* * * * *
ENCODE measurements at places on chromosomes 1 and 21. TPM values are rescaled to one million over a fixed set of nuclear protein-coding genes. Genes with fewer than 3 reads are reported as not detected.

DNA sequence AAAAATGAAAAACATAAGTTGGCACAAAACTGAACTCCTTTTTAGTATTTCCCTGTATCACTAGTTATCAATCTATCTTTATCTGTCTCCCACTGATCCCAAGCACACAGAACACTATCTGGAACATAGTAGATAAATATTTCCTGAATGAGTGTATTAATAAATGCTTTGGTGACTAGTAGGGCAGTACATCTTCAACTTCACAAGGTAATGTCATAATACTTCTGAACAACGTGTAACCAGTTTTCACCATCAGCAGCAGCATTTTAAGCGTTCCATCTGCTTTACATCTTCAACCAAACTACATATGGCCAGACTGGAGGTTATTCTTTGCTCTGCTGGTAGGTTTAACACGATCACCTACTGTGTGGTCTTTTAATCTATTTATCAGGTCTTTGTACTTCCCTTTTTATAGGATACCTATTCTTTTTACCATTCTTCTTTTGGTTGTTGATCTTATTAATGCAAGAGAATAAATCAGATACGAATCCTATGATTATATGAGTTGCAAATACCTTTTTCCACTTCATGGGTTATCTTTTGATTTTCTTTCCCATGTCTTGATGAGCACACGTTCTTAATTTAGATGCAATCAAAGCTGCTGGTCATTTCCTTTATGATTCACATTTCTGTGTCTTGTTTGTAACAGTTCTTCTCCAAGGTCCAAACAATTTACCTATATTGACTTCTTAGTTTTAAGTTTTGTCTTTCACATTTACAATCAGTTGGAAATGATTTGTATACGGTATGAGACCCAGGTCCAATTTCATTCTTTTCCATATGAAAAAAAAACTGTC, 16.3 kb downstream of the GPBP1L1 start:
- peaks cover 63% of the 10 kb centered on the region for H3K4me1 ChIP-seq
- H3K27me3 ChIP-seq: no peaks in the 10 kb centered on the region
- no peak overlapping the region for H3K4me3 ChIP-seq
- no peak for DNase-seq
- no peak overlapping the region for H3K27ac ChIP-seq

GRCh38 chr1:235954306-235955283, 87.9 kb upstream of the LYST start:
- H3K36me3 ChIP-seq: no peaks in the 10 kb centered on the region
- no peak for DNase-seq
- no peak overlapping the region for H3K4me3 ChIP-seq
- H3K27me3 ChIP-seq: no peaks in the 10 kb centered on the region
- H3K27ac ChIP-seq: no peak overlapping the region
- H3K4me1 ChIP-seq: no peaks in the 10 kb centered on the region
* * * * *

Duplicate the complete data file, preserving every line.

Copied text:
ENCODE measurements at places on chromosomes 1 and 21. TPM values are rescaled to one million over a fixed set of nuclear protein-coding genes. Genes with fewer than 3 reads are reported as not detected.

DNA sequence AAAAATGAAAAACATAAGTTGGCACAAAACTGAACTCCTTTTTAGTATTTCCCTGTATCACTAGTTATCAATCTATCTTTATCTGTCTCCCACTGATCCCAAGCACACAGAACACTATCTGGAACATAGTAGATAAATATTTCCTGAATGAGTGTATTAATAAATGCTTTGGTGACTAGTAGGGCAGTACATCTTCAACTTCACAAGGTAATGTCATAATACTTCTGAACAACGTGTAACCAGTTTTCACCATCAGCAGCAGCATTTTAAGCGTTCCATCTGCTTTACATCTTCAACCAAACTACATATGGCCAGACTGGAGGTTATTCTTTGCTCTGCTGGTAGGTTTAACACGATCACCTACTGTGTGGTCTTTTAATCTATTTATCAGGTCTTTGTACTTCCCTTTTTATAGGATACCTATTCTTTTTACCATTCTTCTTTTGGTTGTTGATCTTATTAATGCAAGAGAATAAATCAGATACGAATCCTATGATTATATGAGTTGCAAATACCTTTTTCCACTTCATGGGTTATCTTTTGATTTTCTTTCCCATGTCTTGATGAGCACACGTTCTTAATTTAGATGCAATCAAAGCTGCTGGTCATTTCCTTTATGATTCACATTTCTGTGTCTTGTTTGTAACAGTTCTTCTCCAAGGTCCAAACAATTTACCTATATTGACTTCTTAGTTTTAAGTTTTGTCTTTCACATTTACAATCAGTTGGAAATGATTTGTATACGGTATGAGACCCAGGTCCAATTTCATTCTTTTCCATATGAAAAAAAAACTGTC, 16.3 kb downstream of the GPBP1L1 start:
- peaks cover 63% of the 10 kb centered on the region for H3K4me1 ChIP-seq
- H3K27me3 ChIP-seq: no peaks in the 10 kb centered on the region
- no peak overlapping the region for H3K4me3 ChIP-seq
- no peak for DNase-seq
- no peak overlapping the region for H3K27ac ChIP-seq

GRCh38 chr1:235954306-235955283, 87.9 kb upstream of the LYST start:
- H3K36me3 ChIP-seq: no peaks in the 10 kb centered on the region
- no peak for DNase-seq
- no peak overlapping the region for H3K4me3 ChIP-seq
- H3K27me3 ChIP-seq: no peaks in the 10 kb centered on the region
- H3K27ac ChIP-seq: no peak overlapping the region
- H3K4me1 ChIP-seq: no peaks in the 10 kb centered on the region